The field of citizen science is experiencing a major explosion – both in numbers and types of projects that use lay people’s input to achieve scientific goals. However, far from being just a way to crowdsource data, citizen science is shaping up as a unique interdisciplinary field of science, which is becoming a tempting subject of research by itself.
Baby steps to giant leaps
Since Alan Irwin presumably coined the term in 1994, the scope of citizen science has grown dramatically. In fact, as reported by Follett and Strezov in PLoS ONE last week, growth in citizen science-orientated scientific literature has occurred steadily since 2007, when a handful of 6 papers dealing with projects on hummingbirds and butterflies were published at the Ecological Society of America Meeting. According to the researchers “this exposure may have contributed to a substantial increase in publications from that date”.
Indeed, compared to the 6 papers seven years before, in 2014 the number of scientific publications that have to do with citizen science reached a booming 250. And that’s not taking into consideration a likely large body of research published in non-peer review venues, or failing to mention the input of citizen scientists directly.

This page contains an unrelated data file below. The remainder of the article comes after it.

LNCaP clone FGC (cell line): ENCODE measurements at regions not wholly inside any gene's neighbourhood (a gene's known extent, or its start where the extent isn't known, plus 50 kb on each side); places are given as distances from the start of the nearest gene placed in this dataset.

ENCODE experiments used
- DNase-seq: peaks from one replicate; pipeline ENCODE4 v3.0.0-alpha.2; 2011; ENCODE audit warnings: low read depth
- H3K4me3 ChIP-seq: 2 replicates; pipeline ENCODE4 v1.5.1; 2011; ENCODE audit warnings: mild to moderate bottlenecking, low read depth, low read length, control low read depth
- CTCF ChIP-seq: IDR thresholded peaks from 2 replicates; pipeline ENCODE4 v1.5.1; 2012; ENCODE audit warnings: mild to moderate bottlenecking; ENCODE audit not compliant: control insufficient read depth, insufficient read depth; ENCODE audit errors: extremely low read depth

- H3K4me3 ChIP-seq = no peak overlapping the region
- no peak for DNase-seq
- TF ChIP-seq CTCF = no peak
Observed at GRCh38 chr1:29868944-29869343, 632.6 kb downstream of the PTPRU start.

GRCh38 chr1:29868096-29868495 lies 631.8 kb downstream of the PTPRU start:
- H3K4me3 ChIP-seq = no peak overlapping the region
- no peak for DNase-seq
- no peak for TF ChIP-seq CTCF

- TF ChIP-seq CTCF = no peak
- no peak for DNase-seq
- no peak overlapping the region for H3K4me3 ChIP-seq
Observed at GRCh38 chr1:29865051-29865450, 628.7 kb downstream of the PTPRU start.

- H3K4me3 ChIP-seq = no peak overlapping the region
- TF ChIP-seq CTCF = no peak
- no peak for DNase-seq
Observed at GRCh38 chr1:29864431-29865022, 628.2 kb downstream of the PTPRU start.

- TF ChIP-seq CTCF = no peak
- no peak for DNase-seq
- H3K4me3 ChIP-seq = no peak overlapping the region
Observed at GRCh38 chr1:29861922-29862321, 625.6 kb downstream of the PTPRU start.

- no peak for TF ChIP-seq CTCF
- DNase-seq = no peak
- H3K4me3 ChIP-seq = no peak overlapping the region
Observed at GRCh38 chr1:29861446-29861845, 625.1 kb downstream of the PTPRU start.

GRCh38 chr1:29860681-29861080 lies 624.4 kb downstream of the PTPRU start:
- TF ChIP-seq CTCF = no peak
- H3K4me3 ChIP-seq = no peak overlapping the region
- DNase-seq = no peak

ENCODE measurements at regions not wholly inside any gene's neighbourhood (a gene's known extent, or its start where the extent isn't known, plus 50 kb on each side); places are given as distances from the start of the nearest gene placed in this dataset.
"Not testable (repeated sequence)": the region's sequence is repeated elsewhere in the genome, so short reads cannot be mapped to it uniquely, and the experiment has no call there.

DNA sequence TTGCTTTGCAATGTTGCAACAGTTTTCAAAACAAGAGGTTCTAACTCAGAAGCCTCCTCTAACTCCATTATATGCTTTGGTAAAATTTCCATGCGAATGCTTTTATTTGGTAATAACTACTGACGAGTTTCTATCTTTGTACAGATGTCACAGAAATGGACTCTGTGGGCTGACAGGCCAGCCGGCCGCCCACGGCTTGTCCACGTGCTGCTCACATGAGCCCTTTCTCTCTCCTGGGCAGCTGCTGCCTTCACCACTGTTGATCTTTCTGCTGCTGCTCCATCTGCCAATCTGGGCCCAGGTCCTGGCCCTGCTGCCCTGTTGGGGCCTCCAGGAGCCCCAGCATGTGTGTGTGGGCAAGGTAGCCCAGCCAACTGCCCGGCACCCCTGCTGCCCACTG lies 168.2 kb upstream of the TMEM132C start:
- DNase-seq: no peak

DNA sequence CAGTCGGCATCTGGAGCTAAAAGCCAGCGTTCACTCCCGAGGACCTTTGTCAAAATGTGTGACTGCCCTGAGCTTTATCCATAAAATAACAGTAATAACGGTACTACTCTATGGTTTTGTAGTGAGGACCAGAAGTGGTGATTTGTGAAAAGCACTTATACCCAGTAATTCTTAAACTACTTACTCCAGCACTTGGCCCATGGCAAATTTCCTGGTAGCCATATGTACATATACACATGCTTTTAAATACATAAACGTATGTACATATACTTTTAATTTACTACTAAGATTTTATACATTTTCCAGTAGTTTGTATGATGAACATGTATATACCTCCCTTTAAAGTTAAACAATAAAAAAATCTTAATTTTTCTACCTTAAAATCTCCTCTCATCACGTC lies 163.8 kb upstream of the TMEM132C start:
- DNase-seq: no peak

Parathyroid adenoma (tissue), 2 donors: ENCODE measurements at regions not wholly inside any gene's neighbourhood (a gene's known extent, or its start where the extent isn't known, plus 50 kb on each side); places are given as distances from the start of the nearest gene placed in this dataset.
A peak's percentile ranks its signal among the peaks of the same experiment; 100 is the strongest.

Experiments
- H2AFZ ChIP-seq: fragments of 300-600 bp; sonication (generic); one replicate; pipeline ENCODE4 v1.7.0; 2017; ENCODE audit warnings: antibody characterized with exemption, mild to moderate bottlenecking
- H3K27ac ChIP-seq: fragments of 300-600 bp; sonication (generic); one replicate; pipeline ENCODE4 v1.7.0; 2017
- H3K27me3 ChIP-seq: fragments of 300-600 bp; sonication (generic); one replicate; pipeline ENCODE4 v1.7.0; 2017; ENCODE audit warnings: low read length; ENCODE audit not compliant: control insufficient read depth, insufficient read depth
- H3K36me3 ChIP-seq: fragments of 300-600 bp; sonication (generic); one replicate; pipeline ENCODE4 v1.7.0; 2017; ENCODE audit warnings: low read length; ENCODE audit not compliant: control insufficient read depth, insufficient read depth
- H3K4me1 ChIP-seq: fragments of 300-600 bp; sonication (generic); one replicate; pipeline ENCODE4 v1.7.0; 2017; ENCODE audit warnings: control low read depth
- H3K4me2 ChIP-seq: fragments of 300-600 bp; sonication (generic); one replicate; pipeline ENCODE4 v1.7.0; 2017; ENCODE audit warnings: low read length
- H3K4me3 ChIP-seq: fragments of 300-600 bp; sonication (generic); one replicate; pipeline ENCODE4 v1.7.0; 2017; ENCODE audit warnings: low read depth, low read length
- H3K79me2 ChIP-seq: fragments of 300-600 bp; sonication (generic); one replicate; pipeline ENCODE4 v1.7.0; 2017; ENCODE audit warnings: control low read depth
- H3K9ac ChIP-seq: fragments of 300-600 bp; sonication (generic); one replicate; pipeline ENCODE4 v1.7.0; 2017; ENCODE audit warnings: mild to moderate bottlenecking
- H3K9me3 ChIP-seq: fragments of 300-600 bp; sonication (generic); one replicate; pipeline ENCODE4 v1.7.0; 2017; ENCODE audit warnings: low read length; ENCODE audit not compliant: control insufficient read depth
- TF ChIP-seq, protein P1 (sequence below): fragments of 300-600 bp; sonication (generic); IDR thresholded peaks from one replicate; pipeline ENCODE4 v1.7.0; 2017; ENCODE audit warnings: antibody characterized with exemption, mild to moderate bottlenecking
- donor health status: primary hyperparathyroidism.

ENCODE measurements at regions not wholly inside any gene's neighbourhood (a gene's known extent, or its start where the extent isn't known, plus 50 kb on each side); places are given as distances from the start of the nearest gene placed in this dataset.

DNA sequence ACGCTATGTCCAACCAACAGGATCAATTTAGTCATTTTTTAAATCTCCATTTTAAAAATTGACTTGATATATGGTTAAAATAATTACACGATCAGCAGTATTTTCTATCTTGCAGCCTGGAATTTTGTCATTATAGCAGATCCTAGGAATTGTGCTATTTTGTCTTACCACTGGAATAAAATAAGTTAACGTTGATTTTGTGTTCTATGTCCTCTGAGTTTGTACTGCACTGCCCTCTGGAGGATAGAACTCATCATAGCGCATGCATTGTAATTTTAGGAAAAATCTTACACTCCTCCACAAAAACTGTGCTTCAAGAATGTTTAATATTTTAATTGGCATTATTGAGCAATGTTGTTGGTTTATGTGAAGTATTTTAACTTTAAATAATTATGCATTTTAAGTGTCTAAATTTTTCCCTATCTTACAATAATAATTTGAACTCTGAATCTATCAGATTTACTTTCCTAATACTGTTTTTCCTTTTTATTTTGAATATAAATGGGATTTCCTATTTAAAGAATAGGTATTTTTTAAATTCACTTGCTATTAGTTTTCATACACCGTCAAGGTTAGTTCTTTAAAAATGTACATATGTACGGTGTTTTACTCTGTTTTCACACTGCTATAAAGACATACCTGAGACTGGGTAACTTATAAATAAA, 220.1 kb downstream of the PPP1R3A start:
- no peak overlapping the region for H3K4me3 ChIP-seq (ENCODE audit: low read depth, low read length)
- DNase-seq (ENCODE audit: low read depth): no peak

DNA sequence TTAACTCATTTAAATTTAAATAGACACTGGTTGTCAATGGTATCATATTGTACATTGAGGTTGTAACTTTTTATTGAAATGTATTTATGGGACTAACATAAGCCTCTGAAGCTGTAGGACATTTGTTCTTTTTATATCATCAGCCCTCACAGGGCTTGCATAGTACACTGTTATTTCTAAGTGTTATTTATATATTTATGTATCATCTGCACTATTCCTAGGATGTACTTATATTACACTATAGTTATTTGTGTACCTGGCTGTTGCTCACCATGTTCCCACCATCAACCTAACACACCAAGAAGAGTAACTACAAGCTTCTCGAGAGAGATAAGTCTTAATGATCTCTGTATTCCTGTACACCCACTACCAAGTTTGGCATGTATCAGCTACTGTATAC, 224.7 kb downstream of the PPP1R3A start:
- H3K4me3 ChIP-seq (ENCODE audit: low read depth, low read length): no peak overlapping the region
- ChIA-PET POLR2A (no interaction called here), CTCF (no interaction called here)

Birds still prevail
Perceived by some as “classic” type of citizen science, avian research is still number one topic amongst biology-related citizen science, likely thanks to a dedicated community of amateur birders behind it. In fact, eBird, maintained by the Cornell University’s Lab of Ornithology, is also one of the contestants for the most impressive citizen-generated data collection with an impressive 120 peer-reviewed publications referenced to have used their data.
Amongst other popular topics are marine organisms, terrestrial invertebrates (including bees, which are one of the hot topics in citizen science at the moment), environment etc. These contribute both to investigative and conservational research, with investigative work contributing to more than half of the projects.